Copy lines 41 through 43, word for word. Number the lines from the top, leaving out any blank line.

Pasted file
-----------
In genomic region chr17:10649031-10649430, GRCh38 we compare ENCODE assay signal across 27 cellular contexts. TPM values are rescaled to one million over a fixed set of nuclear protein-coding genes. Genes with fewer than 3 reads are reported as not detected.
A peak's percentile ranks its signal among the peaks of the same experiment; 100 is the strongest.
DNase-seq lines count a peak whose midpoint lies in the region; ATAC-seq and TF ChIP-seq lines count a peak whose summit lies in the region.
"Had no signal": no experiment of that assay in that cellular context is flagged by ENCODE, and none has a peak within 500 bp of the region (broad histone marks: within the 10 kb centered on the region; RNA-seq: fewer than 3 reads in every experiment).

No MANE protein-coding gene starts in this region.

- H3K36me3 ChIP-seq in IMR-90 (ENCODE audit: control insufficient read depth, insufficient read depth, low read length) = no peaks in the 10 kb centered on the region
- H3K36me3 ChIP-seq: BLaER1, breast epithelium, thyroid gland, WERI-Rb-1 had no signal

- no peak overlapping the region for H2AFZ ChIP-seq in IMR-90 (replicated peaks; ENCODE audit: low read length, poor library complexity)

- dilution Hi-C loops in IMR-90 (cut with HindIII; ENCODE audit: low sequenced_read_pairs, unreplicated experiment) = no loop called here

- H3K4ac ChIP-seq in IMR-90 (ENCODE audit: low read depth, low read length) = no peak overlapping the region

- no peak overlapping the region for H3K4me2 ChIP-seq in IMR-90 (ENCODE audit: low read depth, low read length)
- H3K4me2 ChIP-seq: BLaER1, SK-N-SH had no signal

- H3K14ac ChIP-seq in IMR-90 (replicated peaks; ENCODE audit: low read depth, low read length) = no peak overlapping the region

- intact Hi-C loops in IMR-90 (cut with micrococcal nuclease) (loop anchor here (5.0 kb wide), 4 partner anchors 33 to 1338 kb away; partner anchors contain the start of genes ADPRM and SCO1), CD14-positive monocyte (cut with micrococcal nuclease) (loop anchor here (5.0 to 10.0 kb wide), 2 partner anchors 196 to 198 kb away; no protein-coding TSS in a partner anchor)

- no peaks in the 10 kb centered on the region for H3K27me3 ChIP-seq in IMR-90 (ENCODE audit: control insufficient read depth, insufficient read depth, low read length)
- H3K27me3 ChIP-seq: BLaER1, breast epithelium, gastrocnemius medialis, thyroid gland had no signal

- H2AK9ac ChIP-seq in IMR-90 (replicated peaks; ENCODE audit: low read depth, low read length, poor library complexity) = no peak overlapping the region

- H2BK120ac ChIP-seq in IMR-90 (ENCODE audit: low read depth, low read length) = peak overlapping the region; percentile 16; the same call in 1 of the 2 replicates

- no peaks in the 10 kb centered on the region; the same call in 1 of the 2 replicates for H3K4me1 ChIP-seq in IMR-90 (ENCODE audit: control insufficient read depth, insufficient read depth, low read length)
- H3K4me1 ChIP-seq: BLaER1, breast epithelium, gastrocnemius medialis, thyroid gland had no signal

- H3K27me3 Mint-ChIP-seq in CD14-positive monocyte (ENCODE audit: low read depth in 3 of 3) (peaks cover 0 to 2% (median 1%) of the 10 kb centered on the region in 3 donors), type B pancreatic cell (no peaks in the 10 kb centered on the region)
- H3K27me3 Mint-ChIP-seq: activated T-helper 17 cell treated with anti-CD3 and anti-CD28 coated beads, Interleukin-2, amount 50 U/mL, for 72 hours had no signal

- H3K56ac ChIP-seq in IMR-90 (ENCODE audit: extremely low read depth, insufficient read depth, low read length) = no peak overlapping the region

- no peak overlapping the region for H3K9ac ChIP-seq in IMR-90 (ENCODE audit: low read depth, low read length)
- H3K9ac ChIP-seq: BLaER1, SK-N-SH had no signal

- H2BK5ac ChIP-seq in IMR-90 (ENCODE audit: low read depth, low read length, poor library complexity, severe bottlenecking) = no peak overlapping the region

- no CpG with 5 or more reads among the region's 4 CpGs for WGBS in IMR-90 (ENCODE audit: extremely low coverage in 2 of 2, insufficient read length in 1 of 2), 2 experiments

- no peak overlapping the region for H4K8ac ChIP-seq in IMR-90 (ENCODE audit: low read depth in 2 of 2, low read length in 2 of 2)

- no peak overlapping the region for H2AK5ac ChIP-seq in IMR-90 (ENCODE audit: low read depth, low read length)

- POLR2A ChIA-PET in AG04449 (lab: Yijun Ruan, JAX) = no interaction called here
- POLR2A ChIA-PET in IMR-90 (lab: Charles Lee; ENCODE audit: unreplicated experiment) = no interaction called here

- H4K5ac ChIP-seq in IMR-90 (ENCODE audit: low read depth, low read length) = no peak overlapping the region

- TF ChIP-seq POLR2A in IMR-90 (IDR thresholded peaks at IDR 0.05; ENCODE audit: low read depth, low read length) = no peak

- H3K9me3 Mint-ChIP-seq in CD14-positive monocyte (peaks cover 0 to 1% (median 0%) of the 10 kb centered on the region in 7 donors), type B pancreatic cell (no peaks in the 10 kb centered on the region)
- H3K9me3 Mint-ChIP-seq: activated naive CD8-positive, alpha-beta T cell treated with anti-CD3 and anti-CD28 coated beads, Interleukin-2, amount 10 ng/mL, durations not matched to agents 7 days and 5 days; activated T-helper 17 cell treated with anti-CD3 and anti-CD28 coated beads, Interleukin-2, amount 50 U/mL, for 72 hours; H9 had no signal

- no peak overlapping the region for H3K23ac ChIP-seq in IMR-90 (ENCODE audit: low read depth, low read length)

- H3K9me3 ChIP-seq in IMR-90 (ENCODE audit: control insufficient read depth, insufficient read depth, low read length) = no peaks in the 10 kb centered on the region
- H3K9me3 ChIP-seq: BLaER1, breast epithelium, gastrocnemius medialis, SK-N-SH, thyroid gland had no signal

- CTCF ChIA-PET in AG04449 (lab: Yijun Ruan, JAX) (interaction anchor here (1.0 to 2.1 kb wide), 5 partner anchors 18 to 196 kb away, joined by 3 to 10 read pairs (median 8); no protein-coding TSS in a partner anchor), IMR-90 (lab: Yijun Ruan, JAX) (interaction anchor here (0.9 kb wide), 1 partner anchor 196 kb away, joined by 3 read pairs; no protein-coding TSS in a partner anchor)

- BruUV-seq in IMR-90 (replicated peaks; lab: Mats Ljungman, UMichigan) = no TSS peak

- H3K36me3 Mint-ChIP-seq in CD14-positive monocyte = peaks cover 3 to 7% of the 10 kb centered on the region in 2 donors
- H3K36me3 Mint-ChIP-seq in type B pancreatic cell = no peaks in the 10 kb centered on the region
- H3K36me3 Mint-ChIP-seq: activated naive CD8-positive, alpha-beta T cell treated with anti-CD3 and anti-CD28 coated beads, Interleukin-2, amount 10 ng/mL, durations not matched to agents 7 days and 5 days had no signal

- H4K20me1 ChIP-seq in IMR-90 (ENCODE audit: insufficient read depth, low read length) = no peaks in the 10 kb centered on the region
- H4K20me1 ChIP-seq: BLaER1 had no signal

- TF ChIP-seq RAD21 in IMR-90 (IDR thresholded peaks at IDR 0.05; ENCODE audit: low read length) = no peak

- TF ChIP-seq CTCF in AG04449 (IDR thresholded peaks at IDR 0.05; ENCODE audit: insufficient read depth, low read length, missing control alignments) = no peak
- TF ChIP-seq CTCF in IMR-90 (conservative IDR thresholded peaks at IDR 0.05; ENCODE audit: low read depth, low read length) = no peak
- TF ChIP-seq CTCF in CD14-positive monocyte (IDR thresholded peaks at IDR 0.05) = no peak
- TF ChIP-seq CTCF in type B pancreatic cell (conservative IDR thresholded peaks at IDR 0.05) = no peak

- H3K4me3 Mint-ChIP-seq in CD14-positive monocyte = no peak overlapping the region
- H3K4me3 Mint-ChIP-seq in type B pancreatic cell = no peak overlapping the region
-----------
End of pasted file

- H3K36me3 Mint-ChIP-seq in CD14-positive monocyte = peaks cover 3 to 7% of the 10 kb centered on the region in 2 donors
- H3K36me3 Mint-ChIP-seq in type B pancreatic cell = no peaks in the 10 kb centered on the region
- H3K36me3 Mint-ChIP-seq: activated naive CD8-positive, alpha-beta T cell treated with anti-CD3 and anti-CD28 coated beads, Interleukin-2, amount 10 ng/mL, durations not matched to agents 7 days and 5 days had no signal